Army Chief Of Staff Has One Clear Message For Troops: ‘Be Ready'

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Pictured: Gen. Mark A. Milley, the Army chief of staff

Pictured: Gen. Mark A. Milley, the Army chief of staff

The Army's top officer had a simple message for the 82nd Airborne Division and Fort Bragg during a visit Friday.

"Be ready," said Gen. Mark A. Milley, the Army chief of staff.

Speaking at a promotion ceremony for an 82nd Airborne Division general, Milley said the nation would need the forces of Fort Bragg, which are known for being ready to deploy anywhere in the world on short notice.

"I have no earthly idea what will happen next week, next month or next year," the four-star general said to a room full of Fort Bragg leaders, including the commanders of the 82nd Airborne Division and U.S. Army Forces Command and the acting senior commander of the 18th Airborne Corps.

"None of us know what the future holds," he said.

Milley praised Fort Bragg and paratroopers in general during his visit, in which he promoted then-Col. Matthew McFarlane to brigadier general.

Milley, who served as commander of Forces Command at Fort Bragg before becoming chief of staff of the Army last year, said he has surrounded himself with paratroopers on his staff.

He said the soldiers are known for the competence and excellence, particularly among those who have served in the 82nd Airborne.

"You guys are a tremendous division," Milley said. "You are a premiere unit not only in the United States but in the world."

The message to Fort Bragg comes at a time when thousands of local troops are already serving around the globe.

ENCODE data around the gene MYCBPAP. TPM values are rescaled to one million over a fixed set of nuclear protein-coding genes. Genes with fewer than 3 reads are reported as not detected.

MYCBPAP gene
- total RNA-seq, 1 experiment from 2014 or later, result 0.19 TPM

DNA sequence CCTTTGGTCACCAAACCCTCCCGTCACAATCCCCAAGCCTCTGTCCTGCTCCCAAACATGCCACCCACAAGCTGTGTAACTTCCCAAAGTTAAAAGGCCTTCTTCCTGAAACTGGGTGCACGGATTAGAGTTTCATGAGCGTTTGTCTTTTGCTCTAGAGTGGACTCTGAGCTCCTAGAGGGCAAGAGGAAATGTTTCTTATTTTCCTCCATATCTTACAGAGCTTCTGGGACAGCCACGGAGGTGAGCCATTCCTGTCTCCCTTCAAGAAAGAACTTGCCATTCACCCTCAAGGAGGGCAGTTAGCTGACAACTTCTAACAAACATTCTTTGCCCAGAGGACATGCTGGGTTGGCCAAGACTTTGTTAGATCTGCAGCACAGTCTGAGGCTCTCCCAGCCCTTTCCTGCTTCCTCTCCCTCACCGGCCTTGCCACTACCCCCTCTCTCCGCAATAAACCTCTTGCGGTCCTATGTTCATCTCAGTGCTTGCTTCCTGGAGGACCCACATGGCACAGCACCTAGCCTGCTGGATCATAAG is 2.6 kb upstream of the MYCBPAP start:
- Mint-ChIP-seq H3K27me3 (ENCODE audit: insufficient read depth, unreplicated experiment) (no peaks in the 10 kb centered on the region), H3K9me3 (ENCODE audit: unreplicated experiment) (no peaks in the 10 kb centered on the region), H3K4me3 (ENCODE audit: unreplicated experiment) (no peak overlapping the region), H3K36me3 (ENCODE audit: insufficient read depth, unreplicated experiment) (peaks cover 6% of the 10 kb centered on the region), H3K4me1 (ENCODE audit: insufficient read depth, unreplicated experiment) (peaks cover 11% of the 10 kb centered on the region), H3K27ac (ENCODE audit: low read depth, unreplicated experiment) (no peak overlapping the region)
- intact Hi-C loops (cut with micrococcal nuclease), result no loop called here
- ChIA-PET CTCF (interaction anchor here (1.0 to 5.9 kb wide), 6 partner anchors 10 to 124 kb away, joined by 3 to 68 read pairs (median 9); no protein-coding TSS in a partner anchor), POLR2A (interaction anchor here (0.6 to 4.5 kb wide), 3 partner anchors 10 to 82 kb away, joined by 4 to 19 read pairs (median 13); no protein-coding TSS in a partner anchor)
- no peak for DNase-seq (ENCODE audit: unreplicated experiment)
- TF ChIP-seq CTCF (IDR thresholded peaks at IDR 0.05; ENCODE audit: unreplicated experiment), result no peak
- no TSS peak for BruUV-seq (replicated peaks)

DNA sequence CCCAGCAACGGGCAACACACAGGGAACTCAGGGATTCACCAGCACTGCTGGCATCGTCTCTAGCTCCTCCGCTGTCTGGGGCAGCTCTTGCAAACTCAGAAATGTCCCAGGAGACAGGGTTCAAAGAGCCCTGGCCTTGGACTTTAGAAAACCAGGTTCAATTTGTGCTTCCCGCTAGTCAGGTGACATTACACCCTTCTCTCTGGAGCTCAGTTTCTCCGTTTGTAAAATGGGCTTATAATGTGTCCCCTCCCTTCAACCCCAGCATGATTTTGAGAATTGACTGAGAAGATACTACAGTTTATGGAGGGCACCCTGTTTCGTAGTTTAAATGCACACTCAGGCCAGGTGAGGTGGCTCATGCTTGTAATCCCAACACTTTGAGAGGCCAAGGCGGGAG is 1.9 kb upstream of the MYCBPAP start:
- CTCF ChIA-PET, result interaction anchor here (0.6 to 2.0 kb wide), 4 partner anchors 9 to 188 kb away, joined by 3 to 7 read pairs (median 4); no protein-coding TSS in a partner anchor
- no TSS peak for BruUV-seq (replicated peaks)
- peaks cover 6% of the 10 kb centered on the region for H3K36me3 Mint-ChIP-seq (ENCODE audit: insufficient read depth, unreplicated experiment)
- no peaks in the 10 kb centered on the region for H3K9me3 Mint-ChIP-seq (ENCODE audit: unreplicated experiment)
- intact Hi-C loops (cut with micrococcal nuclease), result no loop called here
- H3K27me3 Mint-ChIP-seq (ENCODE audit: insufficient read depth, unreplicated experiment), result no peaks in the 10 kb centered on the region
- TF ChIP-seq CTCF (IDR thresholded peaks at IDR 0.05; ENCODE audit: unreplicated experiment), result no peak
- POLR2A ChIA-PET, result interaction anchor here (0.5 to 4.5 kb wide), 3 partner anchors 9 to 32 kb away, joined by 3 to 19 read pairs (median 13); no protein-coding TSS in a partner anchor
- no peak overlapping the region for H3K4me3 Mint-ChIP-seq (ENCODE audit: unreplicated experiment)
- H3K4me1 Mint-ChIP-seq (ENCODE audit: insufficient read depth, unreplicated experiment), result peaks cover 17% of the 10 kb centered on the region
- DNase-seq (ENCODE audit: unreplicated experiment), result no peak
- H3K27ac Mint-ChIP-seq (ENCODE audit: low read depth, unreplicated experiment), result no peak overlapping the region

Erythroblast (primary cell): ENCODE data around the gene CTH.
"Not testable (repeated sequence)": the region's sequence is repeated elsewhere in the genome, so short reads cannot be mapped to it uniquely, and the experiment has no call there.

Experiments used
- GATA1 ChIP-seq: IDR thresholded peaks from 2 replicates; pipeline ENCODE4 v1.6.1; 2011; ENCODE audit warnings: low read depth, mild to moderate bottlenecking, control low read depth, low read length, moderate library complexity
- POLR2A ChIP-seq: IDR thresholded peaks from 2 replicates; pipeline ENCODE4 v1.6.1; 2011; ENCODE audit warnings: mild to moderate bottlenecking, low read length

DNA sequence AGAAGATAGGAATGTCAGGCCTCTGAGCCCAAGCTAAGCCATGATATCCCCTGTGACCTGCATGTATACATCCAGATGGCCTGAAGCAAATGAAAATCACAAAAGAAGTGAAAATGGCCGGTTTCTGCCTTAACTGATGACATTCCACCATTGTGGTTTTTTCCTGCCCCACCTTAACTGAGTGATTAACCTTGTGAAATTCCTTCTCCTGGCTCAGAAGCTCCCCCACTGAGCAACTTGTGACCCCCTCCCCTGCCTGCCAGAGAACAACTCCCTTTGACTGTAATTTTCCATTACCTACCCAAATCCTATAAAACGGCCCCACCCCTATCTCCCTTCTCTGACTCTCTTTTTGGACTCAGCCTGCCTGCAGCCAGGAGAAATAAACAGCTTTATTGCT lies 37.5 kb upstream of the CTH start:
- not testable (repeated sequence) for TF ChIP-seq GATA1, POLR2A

That includes a unit serving as a rotational helicopter force in South Korea and troops with myriad missions in the Middle East, where the 18th Airborne Corps currently serves as headquarters for the combined joint task force to defeat the Islamic State.

In the room full of Fort Bragg leaders, Milley also took the opportunity to remind troops for what they fight.

Before administering the oath to McFarlane, he asked those present to reflect on the oath's wording.

Milley noted that the oath isn't proclaiming allegiance to a king or other leader, but instead promises support and defense of the Constitution.

"What we're really taking an oath to is an idea," Milley said.

That idea is that everyone, no matter gender, race, heritage, wealth or sexuality, is considered equal.

"That idea scares a lot of people," Milley said. "That idea is always under assault. That idea is always under attack."

But that idea is also the reason troops are willing to put their lives on the line, to sacrifice in training and in combat, Milley said, "to preserve that idea and pass it on to the next generation."

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©2016 The Fayetteville Observer (Fayetteville, N.C.) Distributed by Tribune Content Agency, LLC.